Bicycles and trains were invented in the 19th century, and while we’ve certainly improved on them in plenty of ways, the technology itself is still readily available and evidently effective at providing meaningful, scalable investments in mobility both at a national scale and at an urban scale. Forget that the idea the federal government will somehow manage to find a way to acquire the endless miles of land necessary to build these facilities, or that doing so won’t be an endless mess of litigation – is the problem with American transportation really that one can’t get to Chicago from Cleveland in under an hour? Or is it that doing so without an automobile is horrifically inconvenient, infrequent, and delayed? That Cleveland’s municipal bus system is underfunded and de-prioritized, that traffic fatalities are depressingly concentrated in low-income neighborhoods of each of these communities? What problems are we actually trying to solve, here, and what problems are only going to be exacerbated by building a gajillion dollar pneumatic tube? Whose rapid speed and movement (let alone safety) are we prioritizing, and whose are stuck waiting for some curb cuts and crosswalks?

OK. That’s all I can muster. Off to a gathering of our friends from TREC at PSU! Stay tuned.

Views expressed by the author are his own and do not reflect those of TREC at PSU.

— Aaron Brown, @ambrown on Twitter.

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37 Comments
  • Pete January 16, 2019 at 9:12 am

    I’ll have to check if you’ve posted it already, but has there been discussion of Vehicle-to-Vehicle (V2V) and Vehicle-to-people/infrastructure (V2X) technologies? This is the more impactful (to peds & cyclists) development area, and a key differentiation in the future of AVs co-existing alongside non-enabled entities.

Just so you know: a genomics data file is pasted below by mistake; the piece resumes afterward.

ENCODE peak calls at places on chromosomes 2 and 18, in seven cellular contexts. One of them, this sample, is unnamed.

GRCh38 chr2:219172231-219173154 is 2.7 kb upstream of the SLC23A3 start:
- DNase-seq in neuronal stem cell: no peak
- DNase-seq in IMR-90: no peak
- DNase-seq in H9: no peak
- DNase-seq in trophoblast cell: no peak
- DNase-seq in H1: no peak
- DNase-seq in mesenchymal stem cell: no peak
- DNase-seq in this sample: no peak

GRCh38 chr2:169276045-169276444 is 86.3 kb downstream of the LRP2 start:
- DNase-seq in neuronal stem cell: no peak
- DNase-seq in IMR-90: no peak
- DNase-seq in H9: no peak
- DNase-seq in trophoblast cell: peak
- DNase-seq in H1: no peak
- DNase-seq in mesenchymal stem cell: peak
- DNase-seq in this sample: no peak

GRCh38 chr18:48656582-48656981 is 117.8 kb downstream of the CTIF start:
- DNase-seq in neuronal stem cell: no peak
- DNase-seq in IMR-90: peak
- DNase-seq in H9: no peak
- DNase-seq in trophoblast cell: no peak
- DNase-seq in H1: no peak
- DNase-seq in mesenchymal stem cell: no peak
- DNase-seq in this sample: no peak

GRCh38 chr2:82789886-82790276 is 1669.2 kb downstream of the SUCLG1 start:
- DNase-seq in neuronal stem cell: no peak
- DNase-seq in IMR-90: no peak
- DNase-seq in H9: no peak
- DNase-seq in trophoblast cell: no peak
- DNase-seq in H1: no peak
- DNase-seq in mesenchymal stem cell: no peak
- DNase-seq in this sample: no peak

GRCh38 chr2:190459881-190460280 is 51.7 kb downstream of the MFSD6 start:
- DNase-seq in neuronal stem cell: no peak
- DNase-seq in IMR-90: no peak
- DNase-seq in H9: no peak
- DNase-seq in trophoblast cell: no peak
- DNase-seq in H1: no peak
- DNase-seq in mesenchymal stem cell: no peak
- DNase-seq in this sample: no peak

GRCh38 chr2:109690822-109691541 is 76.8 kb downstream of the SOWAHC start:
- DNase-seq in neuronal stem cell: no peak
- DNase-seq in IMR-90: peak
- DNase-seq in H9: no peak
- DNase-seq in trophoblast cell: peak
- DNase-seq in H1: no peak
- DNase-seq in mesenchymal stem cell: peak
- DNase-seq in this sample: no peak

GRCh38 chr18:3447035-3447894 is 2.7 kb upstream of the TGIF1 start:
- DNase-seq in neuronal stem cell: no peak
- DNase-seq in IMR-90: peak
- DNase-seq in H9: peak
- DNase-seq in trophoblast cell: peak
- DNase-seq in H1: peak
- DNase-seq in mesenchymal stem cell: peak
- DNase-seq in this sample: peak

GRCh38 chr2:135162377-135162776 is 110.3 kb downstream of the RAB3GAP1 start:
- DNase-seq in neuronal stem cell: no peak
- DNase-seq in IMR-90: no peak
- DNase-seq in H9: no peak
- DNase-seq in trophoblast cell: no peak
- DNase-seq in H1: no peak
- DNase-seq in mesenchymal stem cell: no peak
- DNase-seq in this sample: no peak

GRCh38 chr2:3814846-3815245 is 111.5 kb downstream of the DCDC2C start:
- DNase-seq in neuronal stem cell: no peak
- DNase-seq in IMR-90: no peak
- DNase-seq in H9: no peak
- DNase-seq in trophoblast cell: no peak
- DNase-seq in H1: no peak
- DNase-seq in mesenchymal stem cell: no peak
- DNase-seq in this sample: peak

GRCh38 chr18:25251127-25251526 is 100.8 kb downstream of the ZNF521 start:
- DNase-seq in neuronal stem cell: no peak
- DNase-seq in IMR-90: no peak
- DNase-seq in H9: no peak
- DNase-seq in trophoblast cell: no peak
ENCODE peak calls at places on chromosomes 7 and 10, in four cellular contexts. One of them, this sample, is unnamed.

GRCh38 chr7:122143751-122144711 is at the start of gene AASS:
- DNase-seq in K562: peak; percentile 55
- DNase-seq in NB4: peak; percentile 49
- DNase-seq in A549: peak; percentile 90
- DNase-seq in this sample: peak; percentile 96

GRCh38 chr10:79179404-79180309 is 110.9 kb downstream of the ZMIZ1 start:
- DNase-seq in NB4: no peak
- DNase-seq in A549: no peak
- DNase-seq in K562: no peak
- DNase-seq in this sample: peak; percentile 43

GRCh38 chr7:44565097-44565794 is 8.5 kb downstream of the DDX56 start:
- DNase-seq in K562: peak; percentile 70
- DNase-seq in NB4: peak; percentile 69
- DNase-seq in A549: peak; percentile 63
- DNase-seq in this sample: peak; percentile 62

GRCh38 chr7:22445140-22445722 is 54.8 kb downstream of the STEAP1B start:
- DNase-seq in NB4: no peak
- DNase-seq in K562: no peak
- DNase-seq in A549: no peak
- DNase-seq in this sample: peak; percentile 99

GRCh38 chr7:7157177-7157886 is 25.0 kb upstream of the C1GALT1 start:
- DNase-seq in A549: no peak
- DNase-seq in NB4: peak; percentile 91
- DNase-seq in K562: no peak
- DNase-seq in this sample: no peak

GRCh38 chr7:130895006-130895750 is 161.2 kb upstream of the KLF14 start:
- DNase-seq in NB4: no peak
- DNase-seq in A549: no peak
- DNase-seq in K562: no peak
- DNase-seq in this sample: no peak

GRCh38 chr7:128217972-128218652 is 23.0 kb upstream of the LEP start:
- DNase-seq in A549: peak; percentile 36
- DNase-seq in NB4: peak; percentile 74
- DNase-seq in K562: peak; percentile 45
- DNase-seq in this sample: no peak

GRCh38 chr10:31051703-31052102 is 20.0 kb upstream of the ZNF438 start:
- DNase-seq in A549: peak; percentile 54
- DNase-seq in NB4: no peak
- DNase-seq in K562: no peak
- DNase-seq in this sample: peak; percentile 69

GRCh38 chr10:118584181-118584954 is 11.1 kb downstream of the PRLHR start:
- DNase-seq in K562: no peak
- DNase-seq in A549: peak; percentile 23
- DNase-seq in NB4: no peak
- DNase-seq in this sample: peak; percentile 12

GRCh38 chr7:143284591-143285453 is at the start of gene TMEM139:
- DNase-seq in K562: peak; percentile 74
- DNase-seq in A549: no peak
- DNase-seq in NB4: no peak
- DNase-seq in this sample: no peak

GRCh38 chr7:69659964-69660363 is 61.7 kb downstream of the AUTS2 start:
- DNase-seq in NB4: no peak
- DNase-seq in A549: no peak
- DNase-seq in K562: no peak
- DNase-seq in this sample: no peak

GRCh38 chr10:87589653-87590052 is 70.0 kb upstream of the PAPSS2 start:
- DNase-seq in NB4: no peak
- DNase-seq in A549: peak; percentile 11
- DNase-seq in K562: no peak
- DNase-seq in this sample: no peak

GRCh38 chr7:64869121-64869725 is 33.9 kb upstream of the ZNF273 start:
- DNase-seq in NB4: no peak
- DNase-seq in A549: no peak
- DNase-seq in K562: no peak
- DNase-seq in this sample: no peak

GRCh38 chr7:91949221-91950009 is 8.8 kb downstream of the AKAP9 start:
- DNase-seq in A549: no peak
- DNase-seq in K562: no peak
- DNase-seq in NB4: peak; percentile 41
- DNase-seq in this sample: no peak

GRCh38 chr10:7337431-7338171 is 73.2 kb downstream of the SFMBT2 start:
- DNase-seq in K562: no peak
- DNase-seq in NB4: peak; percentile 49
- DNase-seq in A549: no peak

I posted a comment on LinkedIn just yesterday on a video that Wind River posted showing their mobile AV lab and use cases. Lab comes up behind stopped car on multi-lane road and stops. Lab then shows automated passing of stopped car in next lane, but how is Lab to be certain the stopped car isn’t waiting for a pedestrian to cross in an unmarked crosswalk? Even human drivers don’t seem to understand such things occur, and peds are often hit because the compliant (stopped) car obscures the view of them.

    On theory, V2V could solve this by the stopped car broadcasting the situation to other cars/AVs that pose a threat to this pedestrian. It’s a common real-world problem involving broader contextual awareness that simple LIDAR and video sensors can’t prevent.

    Also, will we need to tether ourselves to smartphones to survive walking or riding a bike on the streets of future “smart cities”? (And what if our battery dies?).

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  • Gary B January 16, 2019 at 9:25 am

    I share all of your skepticism about hyperloop. On the technical feasibility side, I simply find it implausible that this could scale to large distances and provide an efficient and reliable means of transport. Simply put, it’s too complex to not have problems. Maintaining near vacuum over huge distances of large tubes is just an incredible engineering challenge.